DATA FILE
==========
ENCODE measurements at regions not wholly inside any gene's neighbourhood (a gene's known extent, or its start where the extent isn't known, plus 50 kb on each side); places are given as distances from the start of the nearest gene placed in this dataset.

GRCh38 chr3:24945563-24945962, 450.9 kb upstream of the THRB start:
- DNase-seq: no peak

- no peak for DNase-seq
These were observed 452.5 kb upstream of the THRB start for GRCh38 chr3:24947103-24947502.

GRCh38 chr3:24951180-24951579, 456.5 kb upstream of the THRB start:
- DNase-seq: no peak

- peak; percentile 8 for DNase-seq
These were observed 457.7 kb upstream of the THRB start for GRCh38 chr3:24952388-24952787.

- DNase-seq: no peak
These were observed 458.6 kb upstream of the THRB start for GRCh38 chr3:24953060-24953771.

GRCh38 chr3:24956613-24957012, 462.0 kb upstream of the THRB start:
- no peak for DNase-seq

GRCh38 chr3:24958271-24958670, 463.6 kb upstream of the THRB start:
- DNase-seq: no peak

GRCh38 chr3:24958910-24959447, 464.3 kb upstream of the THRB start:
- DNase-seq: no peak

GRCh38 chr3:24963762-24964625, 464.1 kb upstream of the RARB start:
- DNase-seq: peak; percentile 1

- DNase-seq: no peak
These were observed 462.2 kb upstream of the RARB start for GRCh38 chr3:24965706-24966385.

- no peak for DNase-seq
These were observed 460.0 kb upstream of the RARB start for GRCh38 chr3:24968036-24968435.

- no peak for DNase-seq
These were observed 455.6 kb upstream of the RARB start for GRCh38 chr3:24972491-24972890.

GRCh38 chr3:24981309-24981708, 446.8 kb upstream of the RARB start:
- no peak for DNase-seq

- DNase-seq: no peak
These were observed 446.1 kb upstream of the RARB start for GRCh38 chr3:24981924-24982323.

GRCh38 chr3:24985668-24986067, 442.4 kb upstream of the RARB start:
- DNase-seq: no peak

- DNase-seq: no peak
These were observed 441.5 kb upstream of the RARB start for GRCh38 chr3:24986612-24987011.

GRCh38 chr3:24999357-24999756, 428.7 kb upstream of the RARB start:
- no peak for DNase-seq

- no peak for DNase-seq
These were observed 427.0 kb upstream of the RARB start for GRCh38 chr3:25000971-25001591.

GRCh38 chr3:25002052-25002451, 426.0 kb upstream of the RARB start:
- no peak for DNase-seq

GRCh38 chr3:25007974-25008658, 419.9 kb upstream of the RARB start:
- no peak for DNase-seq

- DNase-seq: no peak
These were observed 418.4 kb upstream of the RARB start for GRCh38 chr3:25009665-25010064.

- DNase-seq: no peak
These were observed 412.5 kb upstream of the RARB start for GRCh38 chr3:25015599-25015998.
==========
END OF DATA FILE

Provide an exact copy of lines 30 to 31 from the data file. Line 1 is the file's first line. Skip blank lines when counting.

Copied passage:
GRCh38 chr3:24985668-24986067, 442.4 kb upstream of the RARB start:
- DNase-seq: no peak